The History of Greystone Prime Steakhouse & Seafood
This Florentine-Italianate architectural style building was originally a two-story brick building constructed in 1874 by Ralph Granger. Thirteen years later, two more stories were added. Upon the completion of the upper levels in 1887, the Public Library moved-in and occupied the third floor. In 1891, the City of San Diego purchased the building and the City of San Diego Government offices were moved into the building.
The Police Department occupied the first floor and the Council Chambers occupied the fourth floor. The first San Diego Mayor, Edwin Capp, office occupied our building.
Mayor Louise Wilde began his services in this building in 1917. Mayor Wilde is best known for donating the Horton Plaza fountain to the City in 1910. Mayor Wilde’s own home and the U.S. Grant Hotel that he also owned were located on `D’ Street, which he renamed to Broadway. The City Hall housed the City of San Diego Government offices for 35 years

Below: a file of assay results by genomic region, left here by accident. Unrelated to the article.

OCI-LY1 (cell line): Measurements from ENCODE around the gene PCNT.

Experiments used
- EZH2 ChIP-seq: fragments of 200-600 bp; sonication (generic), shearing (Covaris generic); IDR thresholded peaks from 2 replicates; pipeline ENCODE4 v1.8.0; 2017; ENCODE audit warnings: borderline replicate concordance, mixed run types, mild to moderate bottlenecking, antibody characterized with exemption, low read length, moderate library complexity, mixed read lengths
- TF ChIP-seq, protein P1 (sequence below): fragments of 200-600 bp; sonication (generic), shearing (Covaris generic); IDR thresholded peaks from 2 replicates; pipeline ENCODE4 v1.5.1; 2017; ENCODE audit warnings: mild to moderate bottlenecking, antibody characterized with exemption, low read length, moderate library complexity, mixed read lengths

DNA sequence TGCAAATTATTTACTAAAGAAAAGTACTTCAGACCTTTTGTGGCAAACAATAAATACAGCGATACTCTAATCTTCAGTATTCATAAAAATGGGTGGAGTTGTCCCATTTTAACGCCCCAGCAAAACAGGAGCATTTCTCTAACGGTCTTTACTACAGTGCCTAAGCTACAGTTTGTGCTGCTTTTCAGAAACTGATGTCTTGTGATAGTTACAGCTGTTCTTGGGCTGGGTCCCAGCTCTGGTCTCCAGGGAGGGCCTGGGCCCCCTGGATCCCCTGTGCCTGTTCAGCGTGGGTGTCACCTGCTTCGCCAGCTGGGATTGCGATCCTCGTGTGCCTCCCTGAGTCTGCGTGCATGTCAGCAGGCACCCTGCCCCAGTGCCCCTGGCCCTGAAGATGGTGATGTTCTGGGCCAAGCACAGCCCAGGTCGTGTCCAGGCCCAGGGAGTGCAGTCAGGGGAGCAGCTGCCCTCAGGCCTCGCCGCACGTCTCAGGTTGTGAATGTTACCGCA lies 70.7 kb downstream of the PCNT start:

In 1923, the building was rennovated into The Rivoli Theatre in 1923. Housing 323 seats, our home has survived numerous architectural and ownership changes throughout the years. The Savoy Theater, The Diana, The Roxy,Bijou Theatre, Cinema XXX, and Pussycat are all famous venues that have previouslyoccupied our home.
Today, what was the old City Hall is occupied by Greystone on the first floor, retail on second floor, and live/work loft units on the third and fourth floors. In 1995, The building was restored as part of the Gaslamp Quarter preservation and is now one of San Diego’s highest rated restaurants.
Greystone Steak & Seafood started in 1999, and since then has become a top destination in San Diego’s Gaslamp District